Heschel’s Moral Compass


Thank you to the editor for a provocative, interesting and troubling column (“What Would Heschel Do?” Sept. 9).

In researching a thesis on the Christian reception of Heschel’s theological writings and activism in the 1960s, I had occasion to discuss Heschel’s impact with those who knew him, among them Professors Elie Wiesel and Bernhard Anderson at Boston University. They told me that in many ways, Heschel was more warmly embraced in the Protestant (and Catholic) community than among the Jewish establishment of the day. True to prophetic form, Heschel made a great deal of unwelcome noise by following his inner moral gyroscope.

Reading your column, I tried to bend together the arc of Black Lives Matter denunciation of Israel and the absolute spiritual ecstasy found in Heschel’s “Jerusalem: Echo of Eternity,” which was written in about 1968 or so. I, too, would have pushed that much harder for dialogue. I wonder what his relevance in the black community might have been in that case … if he would have been marginalized there, too.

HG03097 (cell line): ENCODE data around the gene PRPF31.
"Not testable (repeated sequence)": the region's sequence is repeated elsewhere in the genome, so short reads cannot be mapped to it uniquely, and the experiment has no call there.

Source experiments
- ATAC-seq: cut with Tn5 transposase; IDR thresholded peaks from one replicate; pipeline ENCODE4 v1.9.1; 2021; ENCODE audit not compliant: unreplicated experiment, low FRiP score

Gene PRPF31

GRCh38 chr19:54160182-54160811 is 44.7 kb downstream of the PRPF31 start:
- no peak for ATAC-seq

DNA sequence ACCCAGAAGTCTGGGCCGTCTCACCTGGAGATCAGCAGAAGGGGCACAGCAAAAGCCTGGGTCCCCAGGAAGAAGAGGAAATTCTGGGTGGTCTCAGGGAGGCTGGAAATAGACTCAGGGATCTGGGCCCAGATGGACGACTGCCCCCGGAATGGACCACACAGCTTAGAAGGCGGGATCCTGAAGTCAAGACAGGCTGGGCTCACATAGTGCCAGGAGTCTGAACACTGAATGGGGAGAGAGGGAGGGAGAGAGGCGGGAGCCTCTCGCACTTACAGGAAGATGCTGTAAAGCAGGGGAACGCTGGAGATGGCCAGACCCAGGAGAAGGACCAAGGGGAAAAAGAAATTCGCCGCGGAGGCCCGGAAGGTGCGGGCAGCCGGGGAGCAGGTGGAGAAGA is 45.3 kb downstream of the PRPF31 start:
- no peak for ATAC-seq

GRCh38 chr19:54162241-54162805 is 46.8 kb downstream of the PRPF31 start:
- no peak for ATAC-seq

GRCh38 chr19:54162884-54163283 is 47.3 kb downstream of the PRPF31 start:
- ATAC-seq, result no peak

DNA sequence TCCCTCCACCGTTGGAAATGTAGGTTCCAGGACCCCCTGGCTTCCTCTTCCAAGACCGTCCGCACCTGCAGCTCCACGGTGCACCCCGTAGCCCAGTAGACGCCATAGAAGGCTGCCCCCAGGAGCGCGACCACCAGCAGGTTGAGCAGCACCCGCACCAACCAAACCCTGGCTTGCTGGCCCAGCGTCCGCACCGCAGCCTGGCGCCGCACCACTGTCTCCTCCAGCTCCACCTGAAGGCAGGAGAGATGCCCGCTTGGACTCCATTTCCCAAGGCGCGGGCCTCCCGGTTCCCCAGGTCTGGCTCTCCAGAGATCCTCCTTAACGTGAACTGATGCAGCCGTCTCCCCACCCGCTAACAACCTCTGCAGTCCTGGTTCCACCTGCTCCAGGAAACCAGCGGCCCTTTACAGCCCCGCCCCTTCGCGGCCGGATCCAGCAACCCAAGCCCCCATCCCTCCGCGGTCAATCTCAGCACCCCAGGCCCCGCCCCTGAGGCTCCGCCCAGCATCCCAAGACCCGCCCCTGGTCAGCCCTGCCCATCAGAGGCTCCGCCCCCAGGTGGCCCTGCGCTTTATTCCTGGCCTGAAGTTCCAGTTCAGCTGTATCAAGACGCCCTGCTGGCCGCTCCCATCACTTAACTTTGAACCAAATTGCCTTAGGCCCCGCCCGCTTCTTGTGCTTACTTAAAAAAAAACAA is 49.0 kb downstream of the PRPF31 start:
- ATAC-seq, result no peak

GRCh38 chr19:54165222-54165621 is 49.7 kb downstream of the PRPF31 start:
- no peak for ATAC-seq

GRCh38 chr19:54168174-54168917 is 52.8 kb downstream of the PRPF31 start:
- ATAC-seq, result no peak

I cannot help but think of when my wife and I sat down to watch the movie “Selma” a few years back, and found that Heschel had been erased from the third march on Selma. If I recall, he was replaced by an Eastern Orthodox priest. Now I wonder if Jewish participation in this conversation on race and racism in America is as meaningful to black America as it is to us (most of Jewish America), and where the answer to that question leaves us. 

No doubt many Jews will continue to participate in this movement, for no other reason than because it is right. No doubt the voice of more authentic religious imaginations like Heschel’s could be a needed moral compass for all participants, not just Jews.